12. 12. which swept through Renaissance Europe. The revival of this, the last school of ancient pagan philosophy, fostered a disposition to blur the difference between matter and spirit. Instead of being regarded as an inanimate mass, the Earth itself was deemed to be alive. The universe was peopled by a hierarchy of spirits, and thought to manifest all kinds of occult influences and sympathies. The cosmos was an organic unity in which every part bore a sympathetic relationship to the rest. Even colours, letters and numbers were endowed with magical properties. The investigation of such phenomena was the primary task of the natural philosopher, and their employment for his own purposes was the distinguishing mark of the magician. Three main types of magical activity thus lay open: natural magic, concerned to exploit the occult properties of the natural world; celestial magic, involving the influence of the stars; and ceremonial magic, an appeal for aid to spiritual beings. (Thomas 265) Although the author, the noted British historian Professor Keith Thomas, clearly regards the premise behind the catalogue of magical practices here to be without any scientific basis, and modern scientists would generally agree, there is one line in his dismissive summary that cannot be totally rejected by modern scientists. That line is “The cosmos was an organic unity in which every part bore a sympathetic relationship to the rest.” We know through studies of ecology and environmental science, as well as quantum mechanics, how the many parts of our planet are influenced by a myriad of factors, emergent interactions of all of the other parts, including subatomic particles. And out of all the 12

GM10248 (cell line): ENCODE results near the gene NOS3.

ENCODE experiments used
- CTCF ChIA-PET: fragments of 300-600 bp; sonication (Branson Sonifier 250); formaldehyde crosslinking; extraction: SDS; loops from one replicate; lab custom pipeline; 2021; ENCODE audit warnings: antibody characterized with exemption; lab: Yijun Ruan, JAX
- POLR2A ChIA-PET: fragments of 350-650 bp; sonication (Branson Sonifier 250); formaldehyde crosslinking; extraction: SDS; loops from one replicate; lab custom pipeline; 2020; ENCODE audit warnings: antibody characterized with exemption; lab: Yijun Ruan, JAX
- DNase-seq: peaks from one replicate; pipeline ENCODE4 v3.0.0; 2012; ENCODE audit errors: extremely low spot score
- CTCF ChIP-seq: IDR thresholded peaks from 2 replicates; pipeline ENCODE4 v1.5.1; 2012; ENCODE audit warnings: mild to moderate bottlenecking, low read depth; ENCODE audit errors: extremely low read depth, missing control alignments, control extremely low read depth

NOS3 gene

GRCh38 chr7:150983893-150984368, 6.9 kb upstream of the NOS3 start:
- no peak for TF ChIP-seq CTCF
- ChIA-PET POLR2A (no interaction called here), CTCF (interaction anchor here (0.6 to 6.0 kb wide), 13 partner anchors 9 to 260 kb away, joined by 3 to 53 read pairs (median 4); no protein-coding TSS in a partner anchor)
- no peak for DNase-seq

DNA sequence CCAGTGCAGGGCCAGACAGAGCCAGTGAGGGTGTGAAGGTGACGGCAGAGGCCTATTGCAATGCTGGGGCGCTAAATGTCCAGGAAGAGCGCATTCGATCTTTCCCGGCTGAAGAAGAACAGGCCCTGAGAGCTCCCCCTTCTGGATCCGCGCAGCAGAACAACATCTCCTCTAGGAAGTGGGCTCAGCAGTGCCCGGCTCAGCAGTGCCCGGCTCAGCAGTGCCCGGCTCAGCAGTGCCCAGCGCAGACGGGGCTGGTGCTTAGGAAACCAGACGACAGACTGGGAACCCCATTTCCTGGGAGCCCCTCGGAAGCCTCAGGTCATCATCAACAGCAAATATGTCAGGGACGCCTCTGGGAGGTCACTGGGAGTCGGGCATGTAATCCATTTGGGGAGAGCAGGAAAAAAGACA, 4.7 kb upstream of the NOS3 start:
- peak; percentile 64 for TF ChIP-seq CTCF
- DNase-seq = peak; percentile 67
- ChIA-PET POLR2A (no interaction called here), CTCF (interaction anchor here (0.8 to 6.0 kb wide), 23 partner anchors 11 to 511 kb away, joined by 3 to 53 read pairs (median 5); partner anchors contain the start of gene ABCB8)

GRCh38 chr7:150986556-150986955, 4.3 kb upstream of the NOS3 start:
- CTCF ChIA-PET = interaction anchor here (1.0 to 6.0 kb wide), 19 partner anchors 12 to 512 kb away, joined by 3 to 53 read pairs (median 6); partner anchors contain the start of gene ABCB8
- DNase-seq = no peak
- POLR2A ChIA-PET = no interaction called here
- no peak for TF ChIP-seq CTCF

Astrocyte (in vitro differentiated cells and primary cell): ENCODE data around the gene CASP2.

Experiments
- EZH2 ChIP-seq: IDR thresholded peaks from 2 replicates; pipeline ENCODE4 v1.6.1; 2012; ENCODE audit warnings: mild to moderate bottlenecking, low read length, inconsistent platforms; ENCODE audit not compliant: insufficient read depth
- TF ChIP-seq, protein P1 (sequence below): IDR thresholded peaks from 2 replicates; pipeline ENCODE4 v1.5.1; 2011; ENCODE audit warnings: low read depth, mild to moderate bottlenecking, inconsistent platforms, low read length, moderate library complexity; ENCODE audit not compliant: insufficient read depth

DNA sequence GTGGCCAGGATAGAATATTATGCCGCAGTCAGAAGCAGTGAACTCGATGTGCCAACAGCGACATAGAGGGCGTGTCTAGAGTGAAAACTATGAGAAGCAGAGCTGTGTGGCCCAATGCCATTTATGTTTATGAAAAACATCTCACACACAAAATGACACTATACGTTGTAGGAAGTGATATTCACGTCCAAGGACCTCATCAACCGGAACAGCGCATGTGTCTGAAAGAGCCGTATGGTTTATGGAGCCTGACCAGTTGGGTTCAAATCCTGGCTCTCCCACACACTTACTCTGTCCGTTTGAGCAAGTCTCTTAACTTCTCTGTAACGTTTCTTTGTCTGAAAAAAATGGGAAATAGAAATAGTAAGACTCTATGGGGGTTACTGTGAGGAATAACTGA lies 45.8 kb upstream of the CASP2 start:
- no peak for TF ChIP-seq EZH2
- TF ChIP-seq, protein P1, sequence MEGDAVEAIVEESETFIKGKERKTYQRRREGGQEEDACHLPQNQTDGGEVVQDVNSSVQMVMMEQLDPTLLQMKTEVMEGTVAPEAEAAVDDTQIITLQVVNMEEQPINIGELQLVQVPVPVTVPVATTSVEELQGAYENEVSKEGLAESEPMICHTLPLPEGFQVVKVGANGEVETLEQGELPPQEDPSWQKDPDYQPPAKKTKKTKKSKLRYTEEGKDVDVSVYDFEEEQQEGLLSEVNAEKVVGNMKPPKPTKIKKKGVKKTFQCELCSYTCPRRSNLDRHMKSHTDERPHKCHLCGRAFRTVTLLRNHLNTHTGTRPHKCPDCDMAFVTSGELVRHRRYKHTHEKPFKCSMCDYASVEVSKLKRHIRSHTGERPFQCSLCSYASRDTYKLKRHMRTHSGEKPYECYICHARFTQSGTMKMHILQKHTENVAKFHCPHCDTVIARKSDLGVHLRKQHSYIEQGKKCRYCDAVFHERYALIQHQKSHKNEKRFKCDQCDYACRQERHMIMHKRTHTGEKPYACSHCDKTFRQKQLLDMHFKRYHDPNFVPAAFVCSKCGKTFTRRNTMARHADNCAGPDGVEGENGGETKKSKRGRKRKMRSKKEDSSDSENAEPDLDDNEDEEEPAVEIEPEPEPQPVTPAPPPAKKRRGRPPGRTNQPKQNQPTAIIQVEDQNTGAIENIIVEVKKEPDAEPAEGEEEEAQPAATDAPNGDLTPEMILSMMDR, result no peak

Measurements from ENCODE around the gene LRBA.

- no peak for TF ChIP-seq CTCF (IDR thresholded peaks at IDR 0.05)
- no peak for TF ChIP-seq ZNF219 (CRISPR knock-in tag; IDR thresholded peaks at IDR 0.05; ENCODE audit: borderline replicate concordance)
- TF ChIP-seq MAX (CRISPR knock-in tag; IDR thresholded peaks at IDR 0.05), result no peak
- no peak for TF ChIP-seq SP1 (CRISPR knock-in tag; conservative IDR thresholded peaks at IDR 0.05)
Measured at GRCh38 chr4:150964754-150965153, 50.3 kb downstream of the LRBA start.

13. 13. relationships that cause influences on the other parts, one relationship has an out-sized importance and value. This relationship-----the Earth-Sun relationship----stands as qualitatively different from all the others, because so much---actually everything--- for us on Planet Earth hinges on it. By dwelling on the implications of the real relationship of the two celestial bodies, Giordano Bruno, Shakespeare’s secret hero, was the first to outline a vision of the solar system and the larger universe so modern and fundamental that it is still with us today: All celestial bodies are either hot or cold, luminous or opaque, throughout the infinite whole the cold and opaque bodies will necessarily circulate around the hot and luminous ones, in order to guarantee the infinite and eternal process of generation and corruption, that is, the infinite process of life. (Gatti 125) Further, in Operelatine, Bruno showed how a fundamental understanding of the relationships--- what was dependent on what in the cosmos----could bring clarity and avoid confusion in thinking down here on earth when he wrote, “When you conform yourself to the celestial forms, ‘you will arrive from the confused plurality of things at the underlying unity’. For when the parts of the universal species are not considered separately but in relation to their underlying order----what is there that we may not understand, memorise and do?” (Bruno, qtd in Yates 219) These words express Bruno’s underlying vision of unity in the universe (the underlying order) and this idea can show how Keith Thomas’ sentence “The cosmos was an organic unity in which every part bore a sympathetic relationship to the rest” might also be considered a valid scientific statement, and 13